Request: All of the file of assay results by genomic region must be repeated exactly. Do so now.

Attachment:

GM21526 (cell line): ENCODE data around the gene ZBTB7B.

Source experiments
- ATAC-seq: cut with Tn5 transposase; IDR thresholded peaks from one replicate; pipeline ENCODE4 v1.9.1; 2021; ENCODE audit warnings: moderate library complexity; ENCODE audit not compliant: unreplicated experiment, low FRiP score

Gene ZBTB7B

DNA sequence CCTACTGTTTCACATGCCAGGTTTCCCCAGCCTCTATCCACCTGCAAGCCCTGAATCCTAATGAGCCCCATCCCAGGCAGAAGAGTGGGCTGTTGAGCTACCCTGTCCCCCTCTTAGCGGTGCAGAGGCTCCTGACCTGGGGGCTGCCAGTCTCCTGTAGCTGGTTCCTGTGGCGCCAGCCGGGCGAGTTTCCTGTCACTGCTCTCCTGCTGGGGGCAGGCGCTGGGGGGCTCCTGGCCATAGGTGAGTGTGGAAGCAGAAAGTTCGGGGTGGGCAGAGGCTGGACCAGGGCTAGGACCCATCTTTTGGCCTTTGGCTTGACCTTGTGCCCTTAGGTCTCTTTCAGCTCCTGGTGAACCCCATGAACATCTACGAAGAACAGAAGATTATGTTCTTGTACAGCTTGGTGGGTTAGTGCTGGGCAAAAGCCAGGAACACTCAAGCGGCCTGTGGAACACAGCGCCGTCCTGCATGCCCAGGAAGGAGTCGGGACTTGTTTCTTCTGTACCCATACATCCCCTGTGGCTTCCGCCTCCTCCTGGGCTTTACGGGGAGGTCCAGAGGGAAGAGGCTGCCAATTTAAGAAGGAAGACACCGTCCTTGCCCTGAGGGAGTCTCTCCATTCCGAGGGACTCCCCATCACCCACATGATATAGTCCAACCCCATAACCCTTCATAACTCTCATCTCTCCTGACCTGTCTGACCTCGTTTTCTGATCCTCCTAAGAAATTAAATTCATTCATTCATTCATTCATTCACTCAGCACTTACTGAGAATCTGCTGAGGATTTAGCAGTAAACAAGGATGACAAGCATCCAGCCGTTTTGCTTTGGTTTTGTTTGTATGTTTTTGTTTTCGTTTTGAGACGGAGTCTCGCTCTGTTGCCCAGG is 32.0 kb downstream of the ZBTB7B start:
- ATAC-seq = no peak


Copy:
GM21526 (cell line): ENCODE data around the gene ZBTB7B.

Source experiments
- ATAC-seq: cut with Tn5 transposase; IDR thresholded peaks from one replicate; pipeline ENCODE4 v1.9.1; 2021; ENCODE audit warnings: moderate library complexity; ENCODE audit not compliant: unreplicated experiment, low FRiP score

Gene ZBTB7B

DNA sequence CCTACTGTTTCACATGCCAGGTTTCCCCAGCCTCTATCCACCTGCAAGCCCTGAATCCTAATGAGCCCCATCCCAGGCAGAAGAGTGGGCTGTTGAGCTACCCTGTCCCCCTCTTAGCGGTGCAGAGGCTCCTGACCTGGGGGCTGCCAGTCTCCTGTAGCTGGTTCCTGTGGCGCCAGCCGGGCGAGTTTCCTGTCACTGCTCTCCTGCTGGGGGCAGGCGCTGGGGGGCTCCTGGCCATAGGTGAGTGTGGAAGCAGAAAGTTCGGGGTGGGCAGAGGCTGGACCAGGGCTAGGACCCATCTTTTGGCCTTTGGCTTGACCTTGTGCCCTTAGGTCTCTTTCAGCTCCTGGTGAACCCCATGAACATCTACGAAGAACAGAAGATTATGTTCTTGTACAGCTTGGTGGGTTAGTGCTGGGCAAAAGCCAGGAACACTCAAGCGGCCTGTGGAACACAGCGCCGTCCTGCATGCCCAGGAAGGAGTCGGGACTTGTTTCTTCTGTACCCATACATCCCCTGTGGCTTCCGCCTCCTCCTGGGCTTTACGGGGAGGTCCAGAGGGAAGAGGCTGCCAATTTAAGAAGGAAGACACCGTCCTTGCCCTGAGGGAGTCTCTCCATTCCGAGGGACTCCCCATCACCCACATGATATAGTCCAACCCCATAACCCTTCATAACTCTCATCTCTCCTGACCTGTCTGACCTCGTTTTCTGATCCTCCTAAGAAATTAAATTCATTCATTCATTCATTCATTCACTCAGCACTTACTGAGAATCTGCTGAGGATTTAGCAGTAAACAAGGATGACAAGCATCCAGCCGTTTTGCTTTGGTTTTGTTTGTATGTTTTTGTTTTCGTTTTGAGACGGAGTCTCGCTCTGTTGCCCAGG is 32.0 kb downstream of the ZBTB7B start:
- ATAC-seq = no peak